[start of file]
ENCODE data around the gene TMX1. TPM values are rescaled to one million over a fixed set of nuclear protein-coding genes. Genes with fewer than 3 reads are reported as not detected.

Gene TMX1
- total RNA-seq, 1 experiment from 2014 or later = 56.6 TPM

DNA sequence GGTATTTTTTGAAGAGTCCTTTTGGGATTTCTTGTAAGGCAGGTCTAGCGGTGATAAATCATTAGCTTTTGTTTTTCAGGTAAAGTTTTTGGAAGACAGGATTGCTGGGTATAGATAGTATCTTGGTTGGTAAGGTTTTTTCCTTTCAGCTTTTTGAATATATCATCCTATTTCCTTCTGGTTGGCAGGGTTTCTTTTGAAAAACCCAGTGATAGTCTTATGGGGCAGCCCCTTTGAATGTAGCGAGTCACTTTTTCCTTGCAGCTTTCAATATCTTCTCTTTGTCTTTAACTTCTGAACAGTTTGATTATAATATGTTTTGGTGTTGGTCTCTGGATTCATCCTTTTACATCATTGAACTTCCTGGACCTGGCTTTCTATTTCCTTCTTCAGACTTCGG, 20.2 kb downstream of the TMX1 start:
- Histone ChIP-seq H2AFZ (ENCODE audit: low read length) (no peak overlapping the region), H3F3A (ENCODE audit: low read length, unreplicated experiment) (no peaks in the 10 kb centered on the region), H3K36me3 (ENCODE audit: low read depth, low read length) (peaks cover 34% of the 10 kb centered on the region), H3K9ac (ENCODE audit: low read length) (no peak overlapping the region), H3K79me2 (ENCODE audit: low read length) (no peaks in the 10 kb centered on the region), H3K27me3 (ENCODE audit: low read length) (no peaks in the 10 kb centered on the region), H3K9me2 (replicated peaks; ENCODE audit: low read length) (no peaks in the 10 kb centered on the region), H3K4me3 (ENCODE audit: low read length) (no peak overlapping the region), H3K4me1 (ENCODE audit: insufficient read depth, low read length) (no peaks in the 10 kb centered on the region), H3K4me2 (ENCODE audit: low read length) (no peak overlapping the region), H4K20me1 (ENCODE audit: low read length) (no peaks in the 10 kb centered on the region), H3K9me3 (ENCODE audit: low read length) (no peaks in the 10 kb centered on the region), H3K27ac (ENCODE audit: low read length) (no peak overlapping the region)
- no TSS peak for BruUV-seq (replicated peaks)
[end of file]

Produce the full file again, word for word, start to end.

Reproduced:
ENCODE data around the gene TMX1. TPM values are rescaled to one million over a fixed set of nuclear protein-coding genes. Genes with fewer than 3 reads are reported as not detected.

Gene TMX1
- total RNA-seq, 1 experiment from 2014 or later = 56.6 TPM

DNA sequence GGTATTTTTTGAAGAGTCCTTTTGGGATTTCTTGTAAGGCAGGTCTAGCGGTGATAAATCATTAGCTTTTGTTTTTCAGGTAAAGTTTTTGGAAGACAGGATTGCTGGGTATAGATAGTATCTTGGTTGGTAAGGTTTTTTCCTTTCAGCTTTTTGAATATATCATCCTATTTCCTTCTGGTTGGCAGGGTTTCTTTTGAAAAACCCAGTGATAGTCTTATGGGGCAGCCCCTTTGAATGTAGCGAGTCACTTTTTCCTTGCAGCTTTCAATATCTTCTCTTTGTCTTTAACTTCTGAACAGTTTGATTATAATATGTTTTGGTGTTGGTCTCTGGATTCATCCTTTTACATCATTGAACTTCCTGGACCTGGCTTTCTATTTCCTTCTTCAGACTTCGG, 20.2 kb downstream of the TMX1 start:
- Histone ChIP-seq H2AFZ (ENCODE audit: low read length) (no peak overlapping the region), H3F3A (ENCODE audit: low read length, unreplicated experiment) (no peaks in the 10 kb centered on the region), H3K36me3 (ENCODE audit: low read depth, low read length) (peaks cover 34% of the 10 kb centered on the region), H3K9ac (ENCODE audit: low read length) (no peak overlapping the region), H3K79me2 (ENCODE audit: low read length) (no peaks in the 10 kb centered on the region), H3K27me3 (ENCODE audit: low read length) (no peaks in the 10 kb centered on the region), H3K9me2 (replicated peaks; ENCODE audit: low read length) (no peaks in the 10 kb centered on the region), H3K4me3 (ENCODE audit: low read length) (no peak overlapping the region), H3K4me1 (ENCODE audit: insufficient read depth, low read length) (no peaks in the 10 kb centered on the region), H3K4me2 (ENCODE audit: low read length) (no peak overlapping the region), H4K20me1 (ENCODE audit: low read length) (no peaks in the 10 kb centered on the region), H3K9me3 (ENCODE audit: low read length) (no peaks in the 10 kb centered on the region), H3K27ac (ENCODE audit: low read length) (no peak overlapping the region)
- no TSS peak for BruUV-seq (replicated peaks)